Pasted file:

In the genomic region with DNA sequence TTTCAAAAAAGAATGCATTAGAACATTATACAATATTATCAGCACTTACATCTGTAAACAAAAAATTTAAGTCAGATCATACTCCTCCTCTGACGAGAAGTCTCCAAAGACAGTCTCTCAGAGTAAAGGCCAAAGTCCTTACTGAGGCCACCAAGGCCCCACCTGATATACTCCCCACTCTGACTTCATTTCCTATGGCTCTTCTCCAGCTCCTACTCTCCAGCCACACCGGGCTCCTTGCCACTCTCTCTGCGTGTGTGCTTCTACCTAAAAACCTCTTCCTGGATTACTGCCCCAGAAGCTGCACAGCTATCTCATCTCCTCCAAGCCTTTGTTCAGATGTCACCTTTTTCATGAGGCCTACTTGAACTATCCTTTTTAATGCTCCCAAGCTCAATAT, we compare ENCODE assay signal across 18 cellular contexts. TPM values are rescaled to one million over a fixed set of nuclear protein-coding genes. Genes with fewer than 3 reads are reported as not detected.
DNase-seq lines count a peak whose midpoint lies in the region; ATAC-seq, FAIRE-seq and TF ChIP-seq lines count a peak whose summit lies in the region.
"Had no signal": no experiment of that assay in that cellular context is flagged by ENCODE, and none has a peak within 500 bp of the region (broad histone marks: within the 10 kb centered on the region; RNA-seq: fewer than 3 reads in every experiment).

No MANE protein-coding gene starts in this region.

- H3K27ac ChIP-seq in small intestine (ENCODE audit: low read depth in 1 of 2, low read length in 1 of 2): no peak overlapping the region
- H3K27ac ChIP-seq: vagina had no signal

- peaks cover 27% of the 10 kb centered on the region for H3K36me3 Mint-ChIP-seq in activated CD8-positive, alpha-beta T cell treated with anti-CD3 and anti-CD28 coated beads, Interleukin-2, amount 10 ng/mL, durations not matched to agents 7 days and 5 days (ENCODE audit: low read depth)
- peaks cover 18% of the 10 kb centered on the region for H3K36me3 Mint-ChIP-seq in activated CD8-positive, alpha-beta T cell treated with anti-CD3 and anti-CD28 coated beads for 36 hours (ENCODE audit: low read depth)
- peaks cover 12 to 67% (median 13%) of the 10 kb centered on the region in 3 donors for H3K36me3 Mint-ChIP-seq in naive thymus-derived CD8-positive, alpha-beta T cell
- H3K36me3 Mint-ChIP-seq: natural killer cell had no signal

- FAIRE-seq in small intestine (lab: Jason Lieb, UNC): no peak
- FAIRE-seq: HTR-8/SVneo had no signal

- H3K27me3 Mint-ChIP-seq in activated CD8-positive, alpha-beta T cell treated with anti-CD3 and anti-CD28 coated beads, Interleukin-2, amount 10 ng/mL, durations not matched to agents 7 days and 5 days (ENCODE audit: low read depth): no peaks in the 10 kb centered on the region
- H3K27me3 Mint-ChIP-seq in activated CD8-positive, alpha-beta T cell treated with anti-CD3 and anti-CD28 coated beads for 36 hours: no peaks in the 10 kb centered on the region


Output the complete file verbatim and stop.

In the genomic region with DNA sequence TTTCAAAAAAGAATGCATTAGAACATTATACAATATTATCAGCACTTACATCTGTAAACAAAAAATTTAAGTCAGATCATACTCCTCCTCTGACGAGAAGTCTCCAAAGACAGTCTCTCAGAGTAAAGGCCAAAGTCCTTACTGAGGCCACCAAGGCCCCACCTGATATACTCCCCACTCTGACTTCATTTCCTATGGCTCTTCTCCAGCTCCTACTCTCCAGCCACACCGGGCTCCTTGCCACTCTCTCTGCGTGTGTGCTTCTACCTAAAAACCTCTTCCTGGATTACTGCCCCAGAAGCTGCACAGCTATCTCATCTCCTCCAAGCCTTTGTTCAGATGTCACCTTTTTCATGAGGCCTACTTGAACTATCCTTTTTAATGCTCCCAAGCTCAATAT, we compare ENCODE assay signal across 18 cellular contexts. TPM values are rescaled to one million over a fixed set of nuclear protein-coding genes. Genes with fewer than 3 reads are reported as not detected.
DNase-seq lines count a peak whose midpoint lies in the region; ATAC-seq, FAIRE-seq and TF ChIP-seq lines count a peak whose summit lies in the region.
"Had no signal": no experiment of that assay in that cellular context is flagged by ENCODE, and none has a peak within 500 bp of the region (broad histone marks: within the 10 kb centered on the region; RNA-seq: fewer than 3 reads in every experiment).

No MANE protein-coding gene starts in this region.

- H3K27ac ChIP-seq in small intestine (ENCODE audit: low read depth in 1 of 2, low read length in 1 of 2): no peak overlapping the region
- H3K27ac ChIP-seq: vagina had no signal

- peaks cover 27% of the 10 kb centered on the region for H3K36me3 Mint-ChIP-seq in activated CD8-positive, alpha-beta T cell treated with anti-CD3 and anti-CD28 coated beads, Interleukin-2, amount 10 ng/mL, durations not matched to agents 7 days and 5 days (ENCODE audit: low read depth)
- peaks cover 18% of the 10 kb centered on the region for H3K36me3 Mint-ChIP-seq in activated CD8-positive, alpha-beta T cell treated with anti-CD3 and anti-CD28 coated beads for 36 hours (ENCODE audit: low read depth)
- peaks cover 12 to 67% (median 13%) of the 10 kb centered on the region in 3 donors for H3K36me3 Mint-ChIP-seq in naive thymus-derived CD8-positive, alpha-beta T cell
- H3K36me3 Mint-ChIP-seq: natural killer cell had no signal

- FAIRE-seq in small intestine (lab: Jason Lieb, UNC): no peak
- FAIRE-seq: HTR-8/SVneo had no signal

- H3K27me3 Mint-ChIP-seq in activated CD8-positive, alpha-beta T cell treated with anti-CD3 and anti-CD28 coated beads, Interleukin-2, amount 10 ng/mL, durations not matched to agents 7 days and 5 days (ENCODE audit: low read depth): no peaks in the 10 kb centered on the region
- H3K27me3 Mint-ChIP-seq in activated CD8-positive, alpha-beta T cell treated with anti-CD3 and anti-CD28 coated beads for 36 hours: no peaks in the 10 kb centered on the region